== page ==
Jefferson’s constitutional proposal was ignored and a constitution prepared by George Mason, which did not contain a religious freedom provision was adopted by the Assembly.

One of the first acts of the new General Assembly was to adopt Thomas Jefferson's proposal to repeal the ancient right of the Anglican Church to receive tax funds. Jefferson estimated that more than half of Virginians were dissenters. The 1776 law provided that “all dissenters, of whatever denomination, from the said church, shall, from and after the passing this act, be totally free and exempt from all levies, taxes, and impositions whatever.” This exemption was made permanent in 1779.

In October 1776, the General Assembly appointed a Committee of Revisers to determine what laws from the colonial era would survive. Jefferson would become its most important member, and he included in the committee report an Act to Establish Religious Freedom. It was prepared in 1777 but was not presented to the General Assembly until 1779, after Jefferson had become governor.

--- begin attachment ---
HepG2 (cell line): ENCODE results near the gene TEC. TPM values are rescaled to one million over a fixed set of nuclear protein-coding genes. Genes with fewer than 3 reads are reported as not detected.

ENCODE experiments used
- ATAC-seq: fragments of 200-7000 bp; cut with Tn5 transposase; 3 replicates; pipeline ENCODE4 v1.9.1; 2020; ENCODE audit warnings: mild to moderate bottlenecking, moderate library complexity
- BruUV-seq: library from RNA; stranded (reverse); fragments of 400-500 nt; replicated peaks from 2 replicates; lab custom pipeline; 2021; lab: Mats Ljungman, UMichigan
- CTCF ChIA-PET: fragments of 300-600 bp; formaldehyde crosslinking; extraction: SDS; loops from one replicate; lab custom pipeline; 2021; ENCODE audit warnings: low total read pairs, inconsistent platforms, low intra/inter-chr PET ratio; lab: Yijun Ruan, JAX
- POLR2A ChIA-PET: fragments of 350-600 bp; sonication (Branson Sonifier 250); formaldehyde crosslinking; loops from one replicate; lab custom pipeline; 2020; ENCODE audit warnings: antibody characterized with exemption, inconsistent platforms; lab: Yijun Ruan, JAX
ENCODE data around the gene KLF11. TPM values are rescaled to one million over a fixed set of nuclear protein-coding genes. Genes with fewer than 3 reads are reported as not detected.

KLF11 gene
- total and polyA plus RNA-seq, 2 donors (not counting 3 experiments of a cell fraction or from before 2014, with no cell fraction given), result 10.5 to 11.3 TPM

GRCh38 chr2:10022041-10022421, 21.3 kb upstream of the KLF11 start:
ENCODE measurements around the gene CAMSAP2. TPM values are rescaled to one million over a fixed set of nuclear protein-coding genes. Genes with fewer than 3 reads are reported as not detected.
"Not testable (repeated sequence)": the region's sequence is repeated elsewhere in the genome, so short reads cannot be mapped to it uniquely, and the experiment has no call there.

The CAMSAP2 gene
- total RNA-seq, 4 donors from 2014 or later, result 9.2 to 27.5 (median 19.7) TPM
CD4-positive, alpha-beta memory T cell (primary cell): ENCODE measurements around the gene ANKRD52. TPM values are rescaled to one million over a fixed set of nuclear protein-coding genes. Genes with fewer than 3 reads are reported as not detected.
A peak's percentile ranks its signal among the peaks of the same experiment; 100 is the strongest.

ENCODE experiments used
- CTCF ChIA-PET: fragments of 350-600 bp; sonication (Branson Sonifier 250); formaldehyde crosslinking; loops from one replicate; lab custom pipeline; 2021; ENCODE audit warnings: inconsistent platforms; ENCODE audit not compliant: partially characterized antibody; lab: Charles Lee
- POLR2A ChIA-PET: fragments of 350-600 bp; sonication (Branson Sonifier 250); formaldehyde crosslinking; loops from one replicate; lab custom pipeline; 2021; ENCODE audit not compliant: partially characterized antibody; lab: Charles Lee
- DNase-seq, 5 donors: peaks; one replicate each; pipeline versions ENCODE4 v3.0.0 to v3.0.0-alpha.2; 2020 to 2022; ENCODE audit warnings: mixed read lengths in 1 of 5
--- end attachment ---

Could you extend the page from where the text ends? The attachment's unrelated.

He proposed a law “that Almighty God hath created the mind free” and that the “religious opinions and beliefs” of all men should be free from any control by the state, that to compel contribution of money is tyrannical, and that no man shall be compelled to frequent or support any religious worship, place, or ministry whatsoever, nor shall be enforced, restrained, molested, or burthened in his body or goods, nor shall otherwise suffer, on account of his religious opinions or belief; but that all men shall be free to profess, and by argument to maintain, their opinions in matters of religion, and that the same shall in no wise diminish, enlarge, or affect their civil capacities.

But many in the legislature still supported the Anglican Church as a state church and the bill languished.